Following its practical application in BI and AAD, the authors applied the same technique with minor modifications on patients with chronic displaced ‘irreducible’ type II fractures [6-8,12,27-30]. The main modification included performing a C1 laminectomy, posterior decompression of the rim of the foramen magnum, complete drilling of the C1 lateral masses, and denudating the occipital and C2 joint surfaces by a spacer placement between the occiput and C2 joints. This is followed by compression between the occiput and C2 spinous process (Fig. 1). This movement results in the ‘slipping back’ of the C2 body under the fractured dens (with the spacer now acting as a fulcrum), thus reducing the fracture. Here occipital-C2 fusion was performed instead of C1/C2 fixation. The initial distraction brought the margins of the fractured segment of the dens to the same level. The subsequent compression and extension allowed the C2 body with the base of dens to ‘slip forward’ under the fractured odontoid segment.

We used 3 measurements to assess the degree of spinal canal widening. These included ACD: measured between the posterior margin of the dens to the posterior margin of the foramen magnum; pre-EDC: measured between the posterior margin of the C2 body at the level of the fracture and anterior border of posterior C1 arch before surgery; post-ECD: measured between the posterior margin of the C2 body at the level of the fracture and the posterior margin of the occiput after surgery (as the C1 posterior arch is drilled away after surgery). Using these measurements, we used 2 parameters to assess the degree of spinal canal widening. These included: cECD= degree of improvement of ECD, calculated as pre-EDC/post-ECD× 100; cACD: degree of improvement of ACD, calculated as post-ECD/ACD× 100. The mean improvement of ECD was 74.3%± 9.5% (compared to the pre-ECD), and the mean improvement of canal compared with the ACD was 77%± 8.7% (as compared to the preoperative ACD). This also correlated with an improvement in clinical scores. The mean preoperative Nurick score was 4.07± 0.8, and the mean postoperative score was 1.3± 0.4. To the best of our knowledge, this is the first time such a technique has been applied to reduce a displaced ‘irreducible’ type II fracture.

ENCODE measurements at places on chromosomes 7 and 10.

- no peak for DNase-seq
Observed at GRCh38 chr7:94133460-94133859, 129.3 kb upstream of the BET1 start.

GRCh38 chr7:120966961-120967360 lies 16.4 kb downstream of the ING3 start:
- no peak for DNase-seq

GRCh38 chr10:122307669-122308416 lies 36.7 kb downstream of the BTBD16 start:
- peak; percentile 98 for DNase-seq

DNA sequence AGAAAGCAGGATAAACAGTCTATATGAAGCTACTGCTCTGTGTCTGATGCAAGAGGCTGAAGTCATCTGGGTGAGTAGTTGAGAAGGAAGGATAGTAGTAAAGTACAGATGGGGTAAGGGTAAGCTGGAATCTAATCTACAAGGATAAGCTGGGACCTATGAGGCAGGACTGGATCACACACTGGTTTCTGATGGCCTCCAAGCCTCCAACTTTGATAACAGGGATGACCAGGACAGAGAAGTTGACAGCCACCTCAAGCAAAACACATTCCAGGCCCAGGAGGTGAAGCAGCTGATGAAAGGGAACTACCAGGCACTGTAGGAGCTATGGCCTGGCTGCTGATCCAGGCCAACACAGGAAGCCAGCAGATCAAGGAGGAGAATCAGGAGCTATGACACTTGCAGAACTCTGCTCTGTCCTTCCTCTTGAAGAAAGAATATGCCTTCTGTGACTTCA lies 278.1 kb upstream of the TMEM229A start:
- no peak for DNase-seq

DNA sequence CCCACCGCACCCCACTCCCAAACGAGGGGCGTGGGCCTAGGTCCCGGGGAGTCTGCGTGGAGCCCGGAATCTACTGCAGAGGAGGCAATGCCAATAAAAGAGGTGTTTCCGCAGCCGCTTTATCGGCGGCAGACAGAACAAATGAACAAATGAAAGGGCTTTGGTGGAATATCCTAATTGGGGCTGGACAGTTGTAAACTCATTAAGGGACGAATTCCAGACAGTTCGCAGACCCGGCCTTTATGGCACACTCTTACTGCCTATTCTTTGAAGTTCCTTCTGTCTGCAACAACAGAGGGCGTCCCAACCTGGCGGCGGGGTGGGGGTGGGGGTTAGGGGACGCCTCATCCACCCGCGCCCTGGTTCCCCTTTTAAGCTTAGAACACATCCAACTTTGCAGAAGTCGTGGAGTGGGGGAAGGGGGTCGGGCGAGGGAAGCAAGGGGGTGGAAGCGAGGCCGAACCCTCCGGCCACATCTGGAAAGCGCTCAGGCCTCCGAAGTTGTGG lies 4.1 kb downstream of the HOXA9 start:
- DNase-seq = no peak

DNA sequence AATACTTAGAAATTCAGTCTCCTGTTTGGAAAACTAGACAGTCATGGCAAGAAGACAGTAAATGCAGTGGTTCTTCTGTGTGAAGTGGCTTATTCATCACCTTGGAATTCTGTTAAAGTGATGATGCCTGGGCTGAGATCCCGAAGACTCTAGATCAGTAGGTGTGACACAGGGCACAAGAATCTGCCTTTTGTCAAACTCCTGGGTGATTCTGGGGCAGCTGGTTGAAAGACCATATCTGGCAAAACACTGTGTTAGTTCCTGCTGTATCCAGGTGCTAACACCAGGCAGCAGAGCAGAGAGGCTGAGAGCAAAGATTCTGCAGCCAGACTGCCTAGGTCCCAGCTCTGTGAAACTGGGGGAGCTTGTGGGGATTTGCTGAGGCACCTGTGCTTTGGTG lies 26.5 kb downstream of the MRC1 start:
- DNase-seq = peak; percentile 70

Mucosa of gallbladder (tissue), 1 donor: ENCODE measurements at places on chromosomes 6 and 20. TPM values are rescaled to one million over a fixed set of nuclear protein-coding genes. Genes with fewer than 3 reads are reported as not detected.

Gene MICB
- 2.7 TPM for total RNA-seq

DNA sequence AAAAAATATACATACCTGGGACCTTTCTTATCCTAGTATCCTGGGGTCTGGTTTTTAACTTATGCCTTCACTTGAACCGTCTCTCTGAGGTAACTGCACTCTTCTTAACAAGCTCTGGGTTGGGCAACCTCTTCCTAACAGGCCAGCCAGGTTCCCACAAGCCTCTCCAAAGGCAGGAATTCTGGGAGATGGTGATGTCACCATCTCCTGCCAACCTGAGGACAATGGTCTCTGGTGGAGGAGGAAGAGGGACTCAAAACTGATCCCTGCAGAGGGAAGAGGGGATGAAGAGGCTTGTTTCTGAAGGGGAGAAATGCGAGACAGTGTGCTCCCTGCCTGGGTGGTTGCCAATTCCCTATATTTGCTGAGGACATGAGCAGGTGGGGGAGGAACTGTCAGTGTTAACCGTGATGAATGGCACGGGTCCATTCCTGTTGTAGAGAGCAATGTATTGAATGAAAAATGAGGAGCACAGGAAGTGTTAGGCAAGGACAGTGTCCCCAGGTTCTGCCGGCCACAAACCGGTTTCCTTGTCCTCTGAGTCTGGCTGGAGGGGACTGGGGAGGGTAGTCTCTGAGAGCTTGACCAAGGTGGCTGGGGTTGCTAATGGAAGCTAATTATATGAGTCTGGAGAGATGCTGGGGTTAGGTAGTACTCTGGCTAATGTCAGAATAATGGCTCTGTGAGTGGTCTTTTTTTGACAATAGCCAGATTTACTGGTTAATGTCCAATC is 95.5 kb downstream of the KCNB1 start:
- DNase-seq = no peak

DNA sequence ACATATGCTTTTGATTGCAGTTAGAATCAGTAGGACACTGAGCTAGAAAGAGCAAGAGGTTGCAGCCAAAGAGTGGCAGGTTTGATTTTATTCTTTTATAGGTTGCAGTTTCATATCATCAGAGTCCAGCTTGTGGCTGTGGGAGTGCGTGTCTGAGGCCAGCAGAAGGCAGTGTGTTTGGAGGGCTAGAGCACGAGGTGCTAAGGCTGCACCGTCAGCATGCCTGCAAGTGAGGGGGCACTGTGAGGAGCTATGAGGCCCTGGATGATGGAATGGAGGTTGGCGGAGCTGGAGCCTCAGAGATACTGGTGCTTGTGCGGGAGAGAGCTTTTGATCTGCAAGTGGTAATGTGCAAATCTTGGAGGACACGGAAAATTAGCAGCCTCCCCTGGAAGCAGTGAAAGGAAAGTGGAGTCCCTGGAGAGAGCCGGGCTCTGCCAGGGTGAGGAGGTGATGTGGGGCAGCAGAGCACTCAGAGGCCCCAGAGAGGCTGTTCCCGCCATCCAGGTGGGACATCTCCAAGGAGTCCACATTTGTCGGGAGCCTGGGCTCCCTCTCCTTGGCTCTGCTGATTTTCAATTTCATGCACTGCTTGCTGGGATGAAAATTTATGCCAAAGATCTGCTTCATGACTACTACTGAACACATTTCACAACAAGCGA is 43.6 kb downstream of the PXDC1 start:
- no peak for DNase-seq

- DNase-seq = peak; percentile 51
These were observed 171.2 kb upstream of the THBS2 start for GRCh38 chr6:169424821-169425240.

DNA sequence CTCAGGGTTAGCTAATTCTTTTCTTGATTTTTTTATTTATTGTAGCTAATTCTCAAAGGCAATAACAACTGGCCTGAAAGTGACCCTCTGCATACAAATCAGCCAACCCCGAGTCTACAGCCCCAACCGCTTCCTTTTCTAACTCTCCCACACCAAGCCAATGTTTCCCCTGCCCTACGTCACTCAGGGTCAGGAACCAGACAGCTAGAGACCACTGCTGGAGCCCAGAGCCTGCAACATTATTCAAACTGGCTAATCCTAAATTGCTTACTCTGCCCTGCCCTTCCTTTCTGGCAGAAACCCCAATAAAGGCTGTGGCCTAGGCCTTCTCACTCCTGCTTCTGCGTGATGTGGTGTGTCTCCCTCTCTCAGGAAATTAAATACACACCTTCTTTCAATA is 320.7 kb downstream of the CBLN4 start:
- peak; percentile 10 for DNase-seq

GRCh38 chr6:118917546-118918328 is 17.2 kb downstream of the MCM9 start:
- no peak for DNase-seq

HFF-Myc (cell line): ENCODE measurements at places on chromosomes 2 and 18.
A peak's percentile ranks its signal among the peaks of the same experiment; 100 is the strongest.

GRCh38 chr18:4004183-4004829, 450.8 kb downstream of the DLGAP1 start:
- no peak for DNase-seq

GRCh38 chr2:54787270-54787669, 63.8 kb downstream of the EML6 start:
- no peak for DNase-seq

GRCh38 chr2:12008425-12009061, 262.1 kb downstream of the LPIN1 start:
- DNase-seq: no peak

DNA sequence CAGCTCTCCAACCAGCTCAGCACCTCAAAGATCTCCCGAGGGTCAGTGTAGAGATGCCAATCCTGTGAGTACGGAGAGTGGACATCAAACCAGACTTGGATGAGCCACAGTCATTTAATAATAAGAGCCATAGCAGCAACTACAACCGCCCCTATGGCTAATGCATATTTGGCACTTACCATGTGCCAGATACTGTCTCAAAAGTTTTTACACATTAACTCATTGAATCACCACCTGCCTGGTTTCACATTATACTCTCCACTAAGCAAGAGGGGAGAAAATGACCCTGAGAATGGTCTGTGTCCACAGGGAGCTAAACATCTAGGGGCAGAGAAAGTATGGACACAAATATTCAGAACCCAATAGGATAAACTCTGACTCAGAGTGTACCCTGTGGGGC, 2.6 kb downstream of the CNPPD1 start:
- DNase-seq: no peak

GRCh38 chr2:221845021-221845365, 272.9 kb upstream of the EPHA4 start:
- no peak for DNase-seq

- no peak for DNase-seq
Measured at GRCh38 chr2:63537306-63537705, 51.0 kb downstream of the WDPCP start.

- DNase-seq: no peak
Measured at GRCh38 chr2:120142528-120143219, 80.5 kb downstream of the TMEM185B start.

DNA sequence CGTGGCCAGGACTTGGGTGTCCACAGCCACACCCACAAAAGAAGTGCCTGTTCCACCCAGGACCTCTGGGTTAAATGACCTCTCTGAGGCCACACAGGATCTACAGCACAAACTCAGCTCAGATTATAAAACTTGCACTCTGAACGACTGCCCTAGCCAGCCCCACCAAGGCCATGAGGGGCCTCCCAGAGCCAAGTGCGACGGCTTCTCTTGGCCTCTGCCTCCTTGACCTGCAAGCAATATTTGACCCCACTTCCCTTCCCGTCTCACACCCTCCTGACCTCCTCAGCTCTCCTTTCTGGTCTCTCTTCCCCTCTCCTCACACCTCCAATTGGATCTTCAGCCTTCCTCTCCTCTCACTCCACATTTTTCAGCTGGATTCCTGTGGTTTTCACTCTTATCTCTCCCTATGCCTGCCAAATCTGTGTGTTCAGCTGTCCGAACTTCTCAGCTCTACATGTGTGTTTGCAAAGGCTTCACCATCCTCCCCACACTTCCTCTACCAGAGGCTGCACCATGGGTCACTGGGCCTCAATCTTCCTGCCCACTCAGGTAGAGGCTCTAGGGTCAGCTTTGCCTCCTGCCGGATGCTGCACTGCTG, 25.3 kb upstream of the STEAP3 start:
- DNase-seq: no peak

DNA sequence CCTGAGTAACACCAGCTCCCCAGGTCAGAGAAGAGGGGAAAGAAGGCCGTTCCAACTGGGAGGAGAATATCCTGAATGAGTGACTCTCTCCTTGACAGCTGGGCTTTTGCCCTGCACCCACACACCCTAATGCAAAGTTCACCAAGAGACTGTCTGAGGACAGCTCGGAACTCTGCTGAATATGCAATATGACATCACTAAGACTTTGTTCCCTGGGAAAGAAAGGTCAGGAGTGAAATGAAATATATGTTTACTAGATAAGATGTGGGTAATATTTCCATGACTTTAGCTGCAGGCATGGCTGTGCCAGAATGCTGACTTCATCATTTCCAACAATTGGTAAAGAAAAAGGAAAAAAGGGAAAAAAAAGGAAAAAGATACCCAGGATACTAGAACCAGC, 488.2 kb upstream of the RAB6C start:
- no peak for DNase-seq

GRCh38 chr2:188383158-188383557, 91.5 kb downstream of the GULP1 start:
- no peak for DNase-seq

The main advantages of DCER include the ability of performing a 3-axis correction which is required for correction of any deformity. It is to the best of our knowledge, the first procedure to describe correction of severe deformities at the craniovertebral junction (i.e., atlantoaxial dislocation, BI).

CONCLUSION

The technique of DCER has been used effectively by the authors in over 300 patients with BI and AAD. We have modified the same method to realign chronic ‘displaced’ displaced type II odontoid fracture (with cord compression) through a single staged posterior approach. To create a fulcrum, the C1 lateral mass was excised bilaterally, and an artificial articulation was made between the occipital condyle and the C2 facet joint. The mean improvement of ECD was 74.3% ± 9.5% (compared to the pre-ECD) and the mean improvement of ACD was 77%±8.7% (compared to the preoperative ACD). The technique provides movement in 2 axes, i.e., in vertical and horizontal directions, and utilizes the spacer as a fulcrum between the occiput and C2 joint to effectively correct the displaced fragments. However, there is a word of caution for patients with osteoporosis, as the bone may not be strong enough to withstand the corrective forces. We also agree that the current series is not very large. However, publishing the current series aims to provide proof of concept. We aim to publish a more extensive series at a later date.

Supplementary Material

Supplementary video clip 1 can be found via https://doi.org/10.14245/ns.2244406.203.

The supplementary video clip 1 shows the surgical technique of modified DCER (case 3, Fig. 5, Table 1).

Notes

Conflict of Interest

The authors have nothing to disclose.

Funding/Support